Online Privacy - US
The importance of online privacy in the US
- Online privacy is the most important digital security topic for Americans surveyed by the US Census Bureau. However, this might be due to the fact that the respondents believed that Internet privacy and crimes like identity theft and credit card fraud are essentially one and the same.
- About 33% of households said privacy concerns "stopped them from doing certain online activities" in 2017.
- According to a survey by Practice Lead, a staggering 90% of US internet users are "very concerned" about online privacy.
- Only 3% of Facebook users and 4% of Google users trusted the way in which the companies handled their data.
- Almost two-thirds of survey respondents believe that companies having access to their personal data does not improve their online experience.
- In fact, a Harvard Business School study found that US citizens respond better to ads when they do not know that he ads are targeted using their personal data.
- Even though people care deeply about online privacy, the overwhelming majority of them will not do anything to safeguard and enhance their privacy, especially if it requires a time commitment.
- The sale of personal data is on the rise in the US. An MSNBC survey found that only 33% of the top 90 websites in the US explicitly guarantee that they will not sell personal data to third parties.
- One study found that Americans were most concerned with hackers stealing their data, 51%, followed by companies sharing their personal data (26%), online surveillance by the US government (14%) and online surveillance by foreign governments (9%).
How concern about online privacy changed over time
- A study by a VPN company found that 43% of Americans were more concerned about their online privacy in 2018 than a year prior, while 50% were equally worried.
- The conclusion of the study was that only 7% of people were less worried about their Internet privacy in 2018 compared to 2017.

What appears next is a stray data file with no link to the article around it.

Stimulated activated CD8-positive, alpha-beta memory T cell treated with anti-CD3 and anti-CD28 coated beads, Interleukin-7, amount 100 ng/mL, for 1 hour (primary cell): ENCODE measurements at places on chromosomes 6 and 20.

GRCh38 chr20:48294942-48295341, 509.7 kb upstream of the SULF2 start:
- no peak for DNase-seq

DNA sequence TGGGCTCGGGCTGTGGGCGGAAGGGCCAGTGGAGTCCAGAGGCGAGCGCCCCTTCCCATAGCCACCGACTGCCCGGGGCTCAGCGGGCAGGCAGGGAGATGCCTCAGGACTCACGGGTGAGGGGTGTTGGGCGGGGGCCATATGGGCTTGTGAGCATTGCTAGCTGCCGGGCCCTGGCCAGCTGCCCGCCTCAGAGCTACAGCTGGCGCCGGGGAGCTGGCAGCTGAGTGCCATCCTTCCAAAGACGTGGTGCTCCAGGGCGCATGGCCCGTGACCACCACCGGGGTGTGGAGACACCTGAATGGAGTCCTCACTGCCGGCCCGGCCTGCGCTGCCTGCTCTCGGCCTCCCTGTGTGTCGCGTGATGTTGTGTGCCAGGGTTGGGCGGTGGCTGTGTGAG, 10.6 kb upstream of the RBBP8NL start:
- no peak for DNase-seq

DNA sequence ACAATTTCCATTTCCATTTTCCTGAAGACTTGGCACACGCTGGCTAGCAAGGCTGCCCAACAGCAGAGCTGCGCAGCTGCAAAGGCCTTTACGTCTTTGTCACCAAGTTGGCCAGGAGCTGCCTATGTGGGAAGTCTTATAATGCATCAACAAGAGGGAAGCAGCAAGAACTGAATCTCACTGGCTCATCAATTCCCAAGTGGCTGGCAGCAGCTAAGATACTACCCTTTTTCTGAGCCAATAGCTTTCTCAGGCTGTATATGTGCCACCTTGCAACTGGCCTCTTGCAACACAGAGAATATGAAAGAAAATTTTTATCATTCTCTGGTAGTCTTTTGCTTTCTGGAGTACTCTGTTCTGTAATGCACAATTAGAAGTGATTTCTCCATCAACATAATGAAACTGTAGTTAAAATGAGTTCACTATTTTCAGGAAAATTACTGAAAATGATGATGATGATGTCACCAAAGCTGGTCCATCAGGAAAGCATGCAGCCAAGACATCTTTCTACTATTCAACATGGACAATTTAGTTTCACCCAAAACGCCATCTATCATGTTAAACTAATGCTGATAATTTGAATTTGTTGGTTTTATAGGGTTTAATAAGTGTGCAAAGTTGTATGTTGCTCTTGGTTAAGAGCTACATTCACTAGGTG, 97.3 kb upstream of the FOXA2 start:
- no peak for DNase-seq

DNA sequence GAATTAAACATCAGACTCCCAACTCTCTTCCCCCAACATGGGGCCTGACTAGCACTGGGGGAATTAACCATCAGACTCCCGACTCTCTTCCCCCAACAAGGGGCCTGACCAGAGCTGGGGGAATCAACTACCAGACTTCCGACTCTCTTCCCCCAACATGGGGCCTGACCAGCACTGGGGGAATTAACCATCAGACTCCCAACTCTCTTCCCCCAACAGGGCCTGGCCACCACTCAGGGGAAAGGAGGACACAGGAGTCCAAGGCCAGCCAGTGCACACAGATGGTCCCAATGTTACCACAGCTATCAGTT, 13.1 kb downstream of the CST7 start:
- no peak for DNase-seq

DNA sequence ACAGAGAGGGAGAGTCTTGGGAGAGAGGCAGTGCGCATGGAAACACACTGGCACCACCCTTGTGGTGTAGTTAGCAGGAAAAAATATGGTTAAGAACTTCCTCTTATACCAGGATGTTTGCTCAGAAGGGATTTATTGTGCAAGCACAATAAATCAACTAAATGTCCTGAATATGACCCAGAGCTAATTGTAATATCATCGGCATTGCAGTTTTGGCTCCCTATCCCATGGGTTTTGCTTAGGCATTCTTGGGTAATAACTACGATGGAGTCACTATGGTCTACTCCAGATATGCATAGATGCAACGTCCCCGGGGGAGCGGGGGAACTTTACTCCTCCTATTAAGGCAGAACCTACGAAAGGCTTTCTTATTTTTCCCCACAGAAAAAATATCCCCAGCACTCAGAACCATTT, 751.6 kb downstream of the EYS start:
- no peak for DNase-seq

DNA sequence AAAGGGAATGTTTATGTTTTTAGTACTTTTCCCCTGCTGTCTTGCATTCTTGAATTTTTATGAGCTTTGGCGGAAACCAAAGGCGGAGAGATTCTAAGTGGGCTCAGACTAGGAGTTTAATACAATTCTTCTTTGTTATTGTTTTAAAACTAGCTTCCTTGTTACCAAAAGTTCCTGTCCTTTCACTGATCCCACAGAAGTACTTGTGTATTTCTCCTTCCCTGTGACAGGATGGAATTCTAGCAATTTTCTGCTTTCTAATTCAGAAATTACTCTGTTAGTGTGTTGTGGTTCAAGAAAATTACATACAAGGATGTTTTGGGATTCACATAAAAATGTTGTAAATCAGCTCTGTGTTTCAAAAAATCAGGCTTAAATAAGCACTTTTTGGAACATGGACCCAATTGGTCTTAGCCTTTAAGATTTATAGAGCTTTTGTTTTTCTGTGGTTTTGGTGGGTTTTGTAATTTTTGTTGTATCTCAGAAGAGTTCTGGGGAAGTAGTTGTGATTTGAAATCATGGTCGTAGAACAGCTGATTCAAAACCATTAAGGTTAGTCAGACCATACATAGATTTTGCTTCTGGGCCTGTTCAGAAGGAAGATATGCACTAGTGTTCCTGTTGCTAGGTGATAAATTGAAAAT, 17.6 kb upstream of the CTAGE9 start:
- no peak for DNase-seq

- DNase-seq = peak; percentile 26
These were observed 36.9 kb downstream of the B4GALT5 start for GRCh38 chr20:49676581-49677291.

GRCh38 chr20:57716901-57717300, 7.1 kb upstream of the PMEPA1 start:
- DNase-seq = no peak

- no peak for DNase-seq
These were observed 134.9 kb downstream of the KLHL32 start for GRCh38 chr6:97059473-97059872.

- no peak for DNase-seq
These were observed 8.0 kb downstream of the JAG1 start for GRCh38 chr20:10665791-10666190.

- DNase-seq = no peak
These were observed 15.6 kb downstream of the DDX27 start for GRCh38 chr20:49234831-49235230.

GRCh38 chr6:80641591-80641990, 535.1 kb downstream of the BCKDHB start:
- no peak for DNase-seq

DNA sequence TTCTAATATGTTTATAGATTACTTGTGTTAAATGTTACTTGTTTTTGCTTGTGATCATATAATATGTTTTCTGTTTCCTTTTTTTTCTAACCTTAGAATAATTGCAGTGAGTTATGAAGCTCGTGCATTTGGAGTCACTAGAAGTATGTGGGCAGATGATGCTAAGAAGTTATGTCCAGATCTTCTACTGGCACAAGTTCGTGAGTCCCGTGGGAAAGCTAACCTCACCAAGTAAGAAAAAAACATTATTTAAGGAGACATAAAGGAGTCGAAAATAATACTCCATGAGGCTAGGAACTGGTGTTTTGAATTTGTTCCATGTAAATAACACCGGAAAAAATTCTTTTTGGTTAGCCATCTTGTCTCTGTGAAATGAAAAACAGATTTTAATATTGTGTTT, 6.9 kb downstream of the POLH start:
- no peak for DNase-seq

- Regarding the way companies use their data, 54% of respondents said that they’re not confident they understand what companies do with their data.
- The National Telecommunications and Information Administration found that about three-quarters of American households had "significant concerns" over online privacy in 2017.
- However, the proportion of concerned households dropped from 84% in 2015 to 73% in 2017.
- Indeed, concern over data collection by online services dropped from 23% to 22%, fears of losing personal data fell from 22% to 21% and concerns over data collection by the government fell from 18% to 16%.
Popular online privacy topics that attracted media attention
- Concerns over privacy increase when online privacy issues get media attention. In the past few years, media articles usually focused on security breaches and cases where companies sell data without users knowing about it.
- The Equifax breach that affected nearly 150 million American consumers was widely covered by the media, with several reputable outlets such as the Washington post, the New York Times and The Wall Street Journal reporting on the story for several weeks following the breach.
- Cambridge Analytica, a political data firm hired by Donald Trump’s 2016 election campaign, obtained data on 50 million Facebook users as a way to find American voters and influence their behavior. The event was covered by media across the world and it even sparked political debate on the issue of online privacy in many countries.